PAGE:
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Admission requirements

  • Thorough basic knowledge of principles of neuroscience is essential; successful completion of the second year course “Introduction in the Neuroscience”, or a similar course is mandatory.

  • Bear, Connors and Paradiso; Neuroscience, Exploring the Brain.; 3rd Ed. 2006; Ch 2-7 and 9-14.

  • Successful completion of How to write a research proposal is strongly recommended.


Period: June 6 – June 24, 2011

The first week of the course will be dedicated to the introduction of in vitro and in vivo neuroimaging techniques of increasing complexity (Rx, EEG, evoked potentials, CT, PET, MRI, multiphoton microscopy, in vivo confocal microscopy, calcium imaging, SPECT, SQUID). Each technique will be presented in a practical context, i.e. in terms of what questions (research, clinical) can be answered with the technique in question. Students will then read selected papers, collate information gained in small groups and prepare a review presentation.
The second week will be an in depth case study of the imaging techniques applied in a disease model, in casu migraine. During this week workgroups will be supplied with research hypotheses and asked to formulate an imaging experiment to resolve the hypotheses. Ideally these experiments will be performed at the end of the week.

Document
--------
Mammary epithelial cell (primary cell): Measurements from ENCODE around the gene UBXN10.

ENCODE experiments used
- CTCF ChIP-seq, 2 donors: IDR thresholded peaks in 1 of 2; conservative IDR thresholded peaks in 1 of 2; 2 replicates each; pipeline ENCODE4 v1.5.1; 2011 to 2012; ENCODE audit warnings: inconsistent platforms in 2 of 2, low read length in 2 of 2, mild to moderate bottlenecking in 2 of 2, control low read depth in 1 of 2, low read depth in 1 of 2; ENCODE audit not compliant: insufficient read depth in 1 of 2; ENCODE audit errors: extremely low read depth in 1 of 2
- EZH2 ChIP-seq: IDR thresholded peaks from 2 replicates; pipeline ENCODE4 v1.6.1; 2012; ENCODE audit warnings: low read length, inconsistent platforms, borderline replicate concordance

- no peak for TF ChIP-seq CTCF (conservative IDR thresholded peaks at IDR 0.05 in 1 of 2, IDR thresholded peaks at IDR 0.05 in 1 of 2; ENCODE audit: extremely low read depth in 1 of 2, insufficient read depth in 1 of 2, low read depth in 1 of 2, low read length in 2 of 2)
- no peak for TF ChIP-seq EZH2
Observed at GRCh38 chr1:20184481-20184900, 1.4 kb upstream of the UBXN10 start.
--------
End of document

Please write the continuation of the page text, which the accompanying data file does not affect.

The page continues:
During the third week workgroups will be supplied with pre-existing neuroimaging data, and a matching hypotheses and be requested to analyse the data and to write a short paper based on the analysis.


This course will work on:

Academic competences:
Creative thinking, rapid acquisition of new knowledge, information gathering

Research competences:
Formulating a relevant and feasible research strategy, data analysis, writing a paper

Professional competences:
Collaboration with peers, commitment, motivation and drive, digesting other peoples opinion, peer review

Communicative competences:
Oral and written presentations; writing a paper

Course objectives

The student:

  • gains a thorough understanding of the various neuroimaging techniques used in fundamental research and in clinical practice;

  • is able to design an imaging experiment to resolve hypotheses related to cognition or pathology;

  • is able to interpret experimental data in one of the neuroimaging techniques and to write a short paper based on these data.

Mode of instruction

Lectures, group work, self study assignments, practical.

Assessment method

Oral presentation, research proposal/question, active participation, written report